My concern with the gothic primarily relates to a form of fiction that emerges during the late-eighteenth and early-nineteenth centuries. I’m not all that interested in Germanic tribes migrating about early Europe causing trouble for the Romans, or spiky-forms of medieval architecture (even if the ruins of the latter often provide a setting for many a gothic tale).
Gothic fiction is a bizarre, yet, in some ways, rather conventional literary genre whose elements have infected many other cultural forms and fields of inquiry, including queer studies. Indeed, such is the level of intimacy between queer studies and gothic studies that many scholars promiscuously drift back and forth from discussing the politics of desire, gender, and sexual nonconformity, to issues within hauntology and demonology.
This is aided by the fact that not only do gothic fictions and queer theories have common obsessions, but they often rely on a shared language of transgression to explore ideas. It has even been suggested that the gothic imaginatively enables queer and provides an important historical model of queer politics and thinking. Certainly the role that gothic fiction played in the unfolding history of sexuality should never be underestimated; for not only does it anticipate the later codification and deployment of sexualities, but it also participates in what Foucault terms the perverse implantation of these new forms of subjectivity.
If it is generally accepted that Horace Walpole's Castle of Ortanto (1764) is the first gothic novel, it is also usually agreed that by the publication of Charles Maturin's Melmoth the Wanderer in 1820, the popular craze for gothic fiction had already peaked. Nevertheless, the genre continued to flourish and mutate at the margins of more respectable literature in the decades that followed. Indeed, many of the works now most commonly associated with it were written in the late-Victorian period: this includes Oscar Wilde's The Picture of Dorian Gray (1891), as well as Robert Louis Stevenson's The Strange Case of Dr Jekyll and Mr Hyde (1886) and Bram Stoker’s Dracula (1897).
However, whilst slowly changing in form, content, and setting over the years, many things remained the same within the gothic text to the point of cliché: not least of all the continued narrative fascination for perverse sexual practices and abnormal individuals. In this, as the commentator George Haggerty points out, it is similar to pornography. For both types of writing share a compulsive and "seemingly inexhaustible ability to return again and again to common tropes and similar situations".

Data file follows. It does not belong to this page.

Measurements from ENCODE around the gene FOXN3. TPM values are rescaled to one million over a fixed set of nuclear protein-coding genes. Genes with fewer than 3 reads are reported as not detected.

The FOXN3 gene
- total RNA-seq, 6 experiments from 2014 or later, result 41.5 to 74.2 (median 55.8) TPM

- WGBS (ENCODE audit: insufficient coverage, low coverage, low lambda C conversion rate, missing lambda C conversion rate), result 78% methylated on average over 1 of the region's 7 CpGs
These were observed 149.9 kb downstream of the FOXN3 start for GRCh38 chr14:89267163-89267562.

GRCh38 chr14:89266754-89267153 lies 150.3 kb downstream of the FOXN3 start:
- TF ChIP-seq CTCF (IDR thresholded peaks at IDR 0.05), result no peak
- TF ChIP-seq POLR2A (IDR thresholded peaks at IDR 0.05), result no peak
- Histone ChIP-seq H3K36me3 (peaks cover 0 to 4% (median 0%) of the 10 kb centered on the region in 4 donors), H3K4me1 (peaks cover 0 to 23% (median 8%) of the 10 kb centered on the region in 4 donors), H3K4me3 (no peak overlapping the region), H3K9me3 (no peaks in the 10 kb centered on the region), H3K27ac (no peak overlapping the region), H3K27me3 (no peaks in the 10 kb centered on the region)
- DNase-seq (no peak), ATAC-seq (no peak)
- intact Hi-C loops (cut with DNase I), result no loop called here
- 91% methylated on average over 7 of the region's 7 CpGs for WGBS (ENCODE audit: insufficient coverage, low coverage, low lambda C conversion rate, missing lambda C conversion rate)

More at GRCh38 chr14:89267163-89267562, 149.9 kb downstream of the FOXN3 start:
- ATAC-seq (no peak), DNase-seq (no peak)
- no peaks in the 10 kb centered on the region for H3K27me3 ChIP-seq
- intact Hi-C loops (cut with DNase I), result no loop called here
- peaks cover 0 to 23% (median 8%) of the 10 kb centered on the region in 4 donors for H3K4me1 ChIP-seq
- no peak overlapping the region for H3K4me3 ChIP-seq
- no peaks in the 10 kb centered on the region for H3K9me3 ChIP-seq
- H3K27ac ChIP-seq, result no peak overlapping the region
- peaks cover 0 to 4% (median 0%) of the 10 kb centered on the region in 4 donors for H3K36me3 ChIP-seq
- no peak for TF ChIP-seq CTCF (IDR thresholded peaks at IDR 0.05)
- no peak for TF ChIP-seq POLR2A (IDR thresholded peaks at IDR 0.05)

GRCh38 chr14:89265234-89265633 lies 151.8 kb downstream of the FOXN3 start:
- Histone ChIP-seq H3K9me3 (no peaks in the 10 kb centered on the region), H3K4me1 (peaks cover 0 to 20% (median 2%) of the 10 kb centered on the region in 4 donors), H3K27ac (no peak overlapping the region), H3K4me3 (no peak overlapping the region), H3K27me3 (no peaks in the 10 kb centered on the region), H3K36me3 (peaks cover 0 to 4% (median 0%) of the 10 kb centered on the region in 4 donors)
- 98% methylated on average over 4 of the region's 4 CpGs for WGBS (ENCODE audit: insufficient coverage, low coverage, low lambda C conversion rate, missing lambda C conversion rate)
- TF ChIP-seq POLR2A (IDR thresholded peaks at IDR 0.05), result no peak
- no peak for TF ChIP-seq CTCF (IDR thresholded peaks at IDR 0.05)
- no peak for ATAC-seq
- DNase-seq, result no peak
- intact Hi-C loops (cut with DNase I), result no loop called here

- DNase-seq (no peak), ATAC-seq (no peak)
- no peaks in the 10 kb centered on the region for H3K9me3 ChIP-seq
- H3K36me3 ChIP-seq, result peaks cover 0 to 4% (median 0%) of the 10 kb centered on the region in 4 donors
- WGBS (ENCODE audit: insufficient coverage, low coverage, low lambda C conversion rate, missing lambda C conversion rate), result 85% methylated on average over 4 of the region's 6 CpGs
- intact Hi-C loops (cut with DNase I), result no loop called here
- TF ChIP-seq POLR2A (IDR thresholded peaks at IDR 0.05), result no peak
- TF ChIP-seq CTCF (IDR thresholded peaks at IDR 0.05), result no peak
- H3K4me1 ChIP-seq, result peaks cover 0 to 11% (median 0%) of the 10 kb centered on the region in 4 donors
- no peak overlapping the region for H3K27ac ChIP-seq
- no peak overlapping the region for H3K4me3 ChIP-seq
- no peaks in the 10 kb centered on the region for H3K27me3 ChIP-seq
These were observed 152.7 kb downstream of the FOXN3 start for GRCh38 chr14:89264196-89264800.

Indeed, some critics argue that, like pornography, gothic fiction might ultimately serve a conservative function in that it perpetuates stereotypes and thus ultimately re-inscribes the status quo. And it’s true that gothic tales often conclude with the moral order restored and reason triumphant (though rarely with a happy ending). However, at the same time, gothic horror seems to possess an uncanny ability to pass "beyond the limits of its own structural 'meaning'" and in this manner transform "the structure of meaning itself".
And so, whilst gothic literature might often be predictable, it’s never boring. For it opens up new worlds of knowledge and understanding and an opportunity to experience the pleasure of socio-erotic transgression: incest, rape, and same-sex desire are all familiar themes within the genre, not to mention paedophilia, necrophilia, and cannibalism. Arguably, Sade takes things furthest in his One Hundred and Twenty Days of Sodom, his masterpiece of torture-porn often described as a gothic novel, even though Sade himself rejected the term on the grounds that there was nothing supernatural about the horror and sexual violence in his books.
So, to conclude these brief reflections on the queer gothic, let me make clear that what excites about the genre is not that it simply causes gender trouble or allows for a blossoming of manly love. For more than this, it challenges (and in some cases overturns) many of our ideas about what it is to be human – and, indeed, of how to be human. This gives it broader philosophical importance than those who sneer at ghosts, ghouls, and things that go bump in the night appreciate. If, at times, gothic fiction fails as art due to its overreliance on sensational and supernatural elements, it nevertheless more often than not succeeds as a form of resistance to conventional thinking and the heteronormative status quo.